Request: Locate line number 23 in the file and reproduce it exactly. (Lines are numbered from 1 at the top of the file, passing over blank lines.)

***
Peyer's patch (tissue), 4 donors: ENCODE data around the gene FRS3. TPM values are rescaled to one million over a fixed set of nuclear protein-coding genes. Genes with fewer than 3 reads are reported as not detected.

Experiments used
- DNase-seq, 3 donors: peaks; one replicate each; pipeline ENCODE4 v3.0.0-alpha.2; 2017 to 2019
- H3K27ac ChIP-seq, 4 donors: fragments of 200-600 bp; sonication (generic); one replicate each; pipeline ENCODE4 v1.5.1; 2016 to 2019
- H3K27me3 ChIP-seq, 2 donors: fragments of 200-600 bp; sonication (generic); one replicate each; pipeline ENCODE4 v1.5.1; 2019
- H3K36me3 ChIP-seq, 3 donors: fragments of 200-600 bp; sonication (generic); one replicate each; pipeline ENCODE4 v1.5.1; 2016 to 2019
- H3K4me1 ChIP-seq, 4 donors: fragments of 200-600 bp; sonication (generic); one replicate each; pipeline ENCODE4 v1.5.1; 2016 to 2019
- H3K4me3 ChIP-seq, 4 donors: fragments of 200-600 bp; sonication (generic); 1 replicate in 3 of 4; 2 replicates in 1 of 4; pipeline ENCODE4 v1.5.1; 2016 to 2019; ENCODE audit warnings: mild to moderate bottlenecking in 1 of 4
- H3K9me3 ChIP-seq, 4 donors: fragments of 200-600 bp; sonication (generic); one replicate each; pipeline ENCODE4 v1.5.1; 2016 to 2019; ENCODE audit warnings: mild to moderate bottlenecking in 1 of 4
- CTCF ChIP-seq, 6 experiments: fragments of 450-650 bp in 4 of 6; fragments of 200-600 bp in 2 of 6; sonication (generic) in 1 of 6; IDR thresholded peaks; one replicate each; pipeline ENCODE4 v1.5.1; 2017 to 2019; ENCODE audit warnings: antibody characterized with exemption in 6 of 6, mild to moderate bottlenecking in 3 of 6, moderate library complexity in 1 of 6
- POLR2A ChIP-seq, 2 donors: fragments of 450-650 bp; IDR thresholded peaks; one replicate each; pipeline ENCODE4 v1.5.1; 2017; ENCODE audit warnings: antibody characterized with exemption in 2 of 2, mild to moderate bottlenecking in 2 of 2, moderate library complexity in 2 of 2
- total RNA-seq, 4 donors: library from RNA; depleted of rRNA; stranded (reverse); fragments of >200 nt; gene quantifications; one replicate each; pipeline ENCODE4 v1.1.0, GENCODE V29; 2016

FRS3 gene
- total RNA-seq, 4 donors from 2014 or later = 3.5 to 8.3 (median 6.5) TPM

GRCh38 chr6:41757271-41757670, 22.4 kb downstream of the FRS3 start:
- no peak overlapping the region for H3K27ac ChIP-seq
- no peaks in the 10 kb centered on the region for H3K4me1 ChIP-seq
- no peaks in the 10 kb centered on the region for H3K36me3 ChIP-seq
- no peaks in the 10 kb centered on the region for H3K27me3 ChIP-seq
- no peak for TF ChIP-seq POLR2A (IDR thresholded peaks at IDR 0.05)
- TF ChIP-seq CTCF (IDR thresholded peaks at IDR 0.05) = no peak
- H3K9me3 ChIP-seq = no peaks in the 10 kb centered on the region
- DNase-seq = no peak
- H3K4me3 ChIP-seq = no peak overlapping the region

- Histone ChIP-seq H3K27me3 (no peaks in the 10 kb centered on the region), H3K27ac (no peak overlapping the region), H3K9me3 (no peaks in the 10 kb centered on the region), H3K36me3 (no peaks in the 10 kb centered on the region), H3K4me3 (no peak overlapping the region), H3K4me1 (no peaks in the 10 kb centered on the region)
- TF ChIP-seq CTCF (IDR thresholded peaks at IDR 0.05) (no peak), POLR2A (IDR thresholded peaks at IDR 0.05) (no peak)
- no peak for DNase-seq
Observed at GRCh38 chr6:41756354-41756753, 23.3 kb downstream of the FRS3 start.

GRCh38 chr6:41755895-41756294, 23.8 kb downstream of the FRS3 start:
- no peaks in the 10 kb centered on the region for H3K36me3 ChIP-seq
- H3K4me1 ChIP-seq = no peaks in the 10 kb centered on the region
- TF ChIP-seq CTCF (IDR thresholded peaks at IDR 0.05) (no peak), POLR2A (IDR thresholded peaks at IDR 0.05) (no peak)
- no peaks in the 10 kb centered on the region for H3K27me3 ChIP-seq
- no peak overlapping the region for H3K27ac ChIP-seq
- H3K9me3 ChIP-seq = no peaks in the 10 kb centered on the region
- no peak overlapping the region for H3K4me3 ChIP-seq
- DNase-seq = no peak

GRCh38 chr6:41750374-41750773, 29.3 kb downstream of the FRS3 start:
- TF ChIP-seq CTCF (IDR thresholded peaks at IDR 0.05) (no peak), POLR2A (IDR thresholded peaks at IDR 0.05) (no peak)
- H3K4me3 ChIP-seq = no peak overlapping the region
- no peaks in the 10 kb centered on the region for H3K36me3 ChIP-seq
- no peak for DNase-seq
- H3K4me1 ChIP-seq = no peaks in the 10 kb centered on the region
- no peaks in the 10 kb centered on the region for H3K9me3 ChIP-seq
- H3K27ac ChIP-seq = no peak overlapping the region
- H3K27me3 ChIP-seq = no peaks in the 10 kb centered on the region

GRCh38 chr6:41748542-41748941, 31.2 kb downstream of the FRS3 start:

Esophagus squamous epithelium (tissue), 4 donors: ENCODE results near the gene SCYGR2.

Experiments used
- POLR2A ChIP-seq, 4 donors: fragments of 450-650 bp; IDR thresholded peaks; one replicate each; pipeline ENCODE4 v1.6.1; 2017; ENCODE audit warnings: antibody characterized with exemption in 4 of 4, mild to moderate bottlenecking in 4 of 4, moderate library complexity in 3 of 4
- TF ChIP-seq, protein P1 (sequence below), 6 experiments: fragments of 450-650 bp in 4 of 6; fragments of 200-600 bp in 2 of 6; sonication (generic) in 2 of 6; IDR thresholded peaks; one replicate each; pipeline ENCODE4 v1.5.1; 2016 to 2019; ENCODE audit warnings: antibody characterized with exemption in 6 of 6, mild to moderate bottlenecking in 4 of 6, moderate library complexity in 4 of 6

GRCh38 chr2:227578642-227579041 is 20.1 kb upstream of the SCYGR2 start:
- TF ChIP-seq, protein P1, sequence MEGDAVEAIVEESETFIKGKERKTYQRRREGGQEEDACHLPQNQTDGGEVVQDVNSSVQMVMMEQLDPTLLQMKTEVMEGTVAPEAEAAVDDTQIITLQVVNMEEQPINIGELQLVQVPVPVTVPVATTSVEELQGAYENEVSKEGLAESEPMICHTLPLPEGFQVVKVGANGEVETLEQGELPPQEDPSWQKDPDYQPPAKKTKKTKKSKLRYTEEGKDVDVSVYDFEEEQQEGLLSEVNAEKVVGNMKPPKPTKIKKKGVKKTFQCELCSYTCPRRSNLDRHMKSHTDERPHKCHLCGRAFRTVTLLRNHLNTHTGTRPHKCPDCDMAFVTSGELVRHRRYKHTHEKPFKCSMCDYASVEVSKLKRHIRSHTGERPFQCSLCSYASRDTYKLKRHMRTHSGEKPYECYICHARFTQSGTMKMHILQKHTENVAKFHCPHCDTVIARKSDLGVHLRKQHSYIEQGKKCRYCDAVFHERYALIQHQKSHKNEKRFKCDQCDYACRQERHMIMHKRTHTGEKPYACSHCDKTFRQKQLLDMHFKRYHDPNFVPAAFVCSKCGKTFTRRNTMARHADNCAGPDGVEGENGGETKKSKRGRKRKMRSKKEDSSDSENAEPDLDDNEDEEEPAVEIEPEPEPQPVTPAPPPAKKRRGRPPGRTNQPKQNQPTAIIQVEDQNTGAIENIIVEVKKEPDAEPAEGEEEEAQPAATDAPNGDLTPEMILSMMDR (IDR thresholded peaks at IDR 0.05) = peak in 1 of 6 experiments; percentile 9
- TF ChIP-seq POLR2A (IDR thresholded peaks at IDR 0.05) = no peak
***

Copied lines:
- DNase-seq = no peak